Комментарии читателей

Why are women living longer than men?

Sienna Wunderly (2022-04-22)

1396090112554979612574084.jpgEverywhere in the world women live longer than men - but this was not always the case. The available data from rich countries shows that women didn't live longer than men in the 19th century. What is the reason women live more than men do today and how does this benefit increase in the past? We only have partial evidence and the evidence isn't sufficient to draw an absolute conclusion. We are aware that behavioral, biological and environmental factors contribute to the fact that women have longer lives than men, however, we aren't sure how much the influence of each factor is.

We have learned that women live longer than men, زيوت تطويل الشعر regardless of their weight. But it is not because of certain non-biological factors have changed. What are the factors that are changing? Some are well known and relatively straightforward, like the fact that men smoke more often. There are other issues that are more intricate. For example, there is evidence that in rich countries the female advantage increased in part because infectious diseases used to affect women disproportionately a century ago, so advances in medicine that reduced the long-term health burden from infectious diseases, especially for survivors, ended up raising women's longevity disproportionately.

Everywhere in the world women tend to live longer than men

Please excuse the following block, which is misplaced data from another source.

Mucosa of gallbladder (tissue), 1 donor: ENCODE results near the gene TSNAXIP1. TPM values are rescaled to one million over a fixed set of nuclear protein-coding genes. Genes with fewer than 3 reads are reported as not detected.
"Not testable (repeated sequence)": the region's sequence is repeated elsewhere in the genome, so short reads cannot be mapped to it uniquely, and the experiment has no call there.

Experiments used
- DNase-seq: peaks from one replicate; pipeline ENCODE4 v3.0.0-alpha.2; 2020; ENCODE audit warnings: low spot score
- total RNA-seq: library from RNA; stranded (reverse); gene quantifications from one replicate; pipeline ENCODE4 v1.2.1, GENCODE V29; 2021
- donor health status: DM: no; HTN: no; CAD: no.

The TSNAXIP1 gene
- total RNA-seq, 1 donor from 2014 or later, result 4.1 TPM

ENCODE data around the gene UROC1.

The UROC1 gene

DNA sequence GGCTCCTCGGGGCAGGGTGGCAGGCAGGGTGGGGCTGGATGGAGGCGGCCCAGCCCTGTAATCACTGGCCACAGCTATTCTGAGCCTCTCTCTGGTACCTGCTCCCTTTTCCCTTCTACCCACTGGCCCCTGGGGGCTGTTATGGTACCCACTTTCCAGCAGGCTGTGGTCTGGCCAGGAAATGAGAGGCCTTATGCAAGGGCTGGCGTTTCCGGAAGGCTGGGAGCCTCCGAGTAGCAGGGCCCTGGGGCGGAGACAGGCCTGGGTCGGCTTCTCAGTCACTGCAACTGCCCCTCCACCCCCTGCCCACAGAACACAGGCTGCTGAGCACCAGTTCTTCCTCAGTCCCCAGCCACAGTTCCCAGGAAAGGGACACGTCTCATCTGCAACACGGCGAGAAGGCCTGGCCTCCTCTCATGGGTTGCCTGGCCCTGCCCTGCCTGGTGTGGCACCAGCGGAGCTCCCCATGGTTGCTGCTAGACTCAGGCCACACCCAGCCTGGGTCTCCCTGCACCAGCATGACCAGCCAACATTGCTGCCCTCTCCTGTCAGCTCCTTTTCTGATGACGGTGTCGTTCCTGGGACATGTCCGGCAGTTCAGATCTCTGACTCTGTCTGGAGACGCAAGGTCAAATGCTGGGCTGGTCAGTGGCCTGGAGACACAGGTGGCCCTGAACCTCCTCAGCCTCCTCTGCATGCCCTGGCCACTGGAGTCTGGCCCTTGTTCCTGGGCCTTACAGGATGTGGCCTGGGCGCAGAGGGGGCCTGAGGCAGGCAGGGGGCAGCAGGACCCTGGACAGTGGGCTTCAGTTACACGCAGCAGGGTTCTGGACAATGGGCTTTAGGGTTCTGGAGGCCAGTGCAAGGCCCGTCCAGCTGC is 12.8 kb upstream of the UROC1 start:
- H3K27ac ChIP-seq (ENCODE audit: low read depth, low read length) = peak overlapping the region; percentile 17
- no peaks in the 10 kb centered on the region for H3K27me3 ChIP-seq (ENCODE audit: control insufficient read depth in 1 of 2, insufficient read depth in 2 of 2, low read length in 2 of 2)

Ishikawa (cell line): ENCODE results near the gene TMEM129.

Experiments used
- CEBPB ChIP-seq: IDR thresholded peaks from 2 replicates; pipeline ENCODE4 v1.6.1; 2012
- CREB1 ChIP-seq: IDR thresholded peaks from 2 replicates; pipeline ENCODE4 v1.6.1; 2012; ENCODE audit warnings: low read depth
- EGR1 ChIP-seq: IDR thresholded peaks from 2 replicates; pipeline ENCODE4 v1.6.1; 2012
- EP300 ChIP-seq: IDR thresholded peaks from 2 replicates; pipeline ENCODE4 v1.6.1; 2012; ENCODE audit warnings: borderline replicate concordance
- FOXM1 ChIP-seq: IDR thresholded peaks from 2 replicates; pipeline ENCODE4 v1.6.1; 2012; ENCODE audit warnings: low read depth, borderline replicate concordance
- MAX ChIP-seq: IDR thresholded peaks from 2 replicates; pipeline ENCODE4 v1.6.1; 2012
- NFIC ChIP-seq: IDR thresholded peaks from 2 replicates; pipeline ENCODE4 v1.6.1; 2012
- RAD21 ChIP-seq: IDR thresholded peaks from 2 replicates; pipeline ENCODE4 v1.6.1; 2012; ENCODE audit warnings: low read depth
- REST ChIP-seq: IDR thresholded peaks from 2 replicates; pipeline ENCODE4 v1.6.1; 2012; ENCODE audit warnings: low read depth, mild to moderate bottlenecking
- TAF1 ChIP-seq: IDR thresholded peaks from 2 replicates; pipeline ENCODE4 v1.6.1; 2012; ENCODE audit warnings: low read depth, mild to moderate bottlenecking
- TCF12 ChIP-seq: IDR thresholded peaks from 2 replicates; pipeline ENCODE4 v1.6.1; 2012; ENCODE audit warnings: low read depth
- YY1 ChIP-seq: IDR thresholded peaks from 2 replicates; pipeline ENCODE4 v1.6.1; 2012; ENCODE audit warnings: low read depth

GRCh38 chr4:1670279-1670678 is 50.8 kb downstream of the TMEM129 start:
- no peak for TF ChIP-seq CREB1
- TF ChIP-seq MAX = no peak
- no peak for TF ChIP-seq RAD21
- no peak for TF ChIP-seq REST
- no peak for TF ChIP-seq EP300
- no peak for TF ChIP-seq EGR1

The first chart below shows life expectancy at birth for men and women. We can see that all countries are above the diagonal line of parity - this means in all countries that a baby girl can be expected to live longer than a new boy.1

This graph shows that although there is a women's advantage in all countries, the differences across countries can be substantial. In Russia women live for زيوت تطويل الشعر 10 years longer than males. In Bhutan there is a difference of less than half a calendar year.

In countries with high incomes, the advantage of women in longevity was smaller
Let's examine how the female longevity advantage has changed over time. The following chart shows the male and female lifespans at birth in the US during the time period between 1790 and 2014. Two areas stand out.

First, there's an upward trend: Men and women in the US live much, much longer than they did 100 years ago. This is in line with historical increases in life expectancy everywhere in the world.

Second, there's an ever-widening gap: female advantage in life expectancy used be very small however, it has increased significantly over the course of the last century.

When you click on the option "Change country by country' in the chart, verify that these two points are applicable to other countries with available information: Sweden, France and the UK.